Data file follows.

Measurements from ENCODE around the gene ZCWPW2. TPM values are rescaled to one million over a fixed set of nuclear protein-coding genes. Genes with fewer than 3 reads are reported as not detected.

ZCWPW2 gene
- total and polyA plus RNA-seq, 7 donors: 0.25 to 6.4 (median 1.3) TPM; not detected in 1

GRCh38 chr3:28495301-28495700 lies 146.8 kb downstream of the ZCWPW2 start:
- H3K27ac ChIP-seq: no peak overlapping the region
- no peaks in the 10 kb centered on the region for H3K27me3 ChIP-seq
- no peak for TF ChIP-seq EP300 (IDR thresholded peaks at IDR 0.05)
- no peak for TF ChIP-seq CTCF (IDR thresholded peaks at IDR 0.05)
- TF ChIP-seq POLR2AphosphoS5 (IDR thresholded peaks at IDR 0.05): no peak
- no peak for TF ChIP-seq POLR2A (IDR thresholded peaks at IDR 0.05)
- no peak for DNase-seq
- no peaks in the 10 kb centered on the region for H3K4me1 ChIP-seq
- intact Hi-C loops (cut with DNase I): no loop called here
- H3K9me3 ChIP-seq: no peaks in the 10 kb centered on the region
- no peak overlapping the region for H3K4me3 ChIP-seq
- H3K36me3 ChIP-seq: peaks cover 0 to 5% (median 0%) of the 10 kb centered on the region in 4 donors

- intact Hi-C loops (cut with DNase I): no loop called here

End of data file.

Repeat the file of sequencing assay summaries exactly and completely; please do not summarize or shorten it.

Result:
Measurements from ENCODE around the gene ZCWPW2. TPM values are rescaled to one million over a fixed set of nuclear protein-coding genes. Genes with fewer than 3 reads are reported as not detected.

ZCWPW2 gene
- total and polyA plus RNA-seq, 7 donors: 0.25 to 6.4 (median 1.3) TPM; not detected in 1

GRCh38 chr3:28495301-28495700 lies 146.8 kb downstream of the ZCWPW2 start:
- H3K27ac ChIP-seq: no peak overlapping the region
- no peaks in the 10 kb centered on the region for H3K27me3 ChIP-seq
- no peak for TF ChIP-seq EP300 (IDR thresholded peaks at IDR 0.05)
- no peak for TF ChIP-seq CTCF (IDR thresholded peaks at IDR 0.05)
- TF ChIP-seq POLR2AphosphoS5 (IDR thresholded peaks at IDR 0.05): no peak
- no peak for TF ChIP-seq POLR2A (IDR thresholded peaks at IDR 0.05)
- no peak for DNase-seq
- no peaks in the 10 kb centered on the region for H3K4me1 ChIP-seq
- intact Hi-C loops (cut with DNase I): no loop called here
- H3K9me3 ChIP-seq: no peaks in the 10 kb centered on the region
- no peak overlapping the region for H3K4me3 ChIP-seq
- H3K36me3 ChIP-seq: peaks cover 0 to 5% (median 0%) of the 10 kb centered on the region in 4 donors

- intact Hi-C loops (cut with DNase I): no loop called here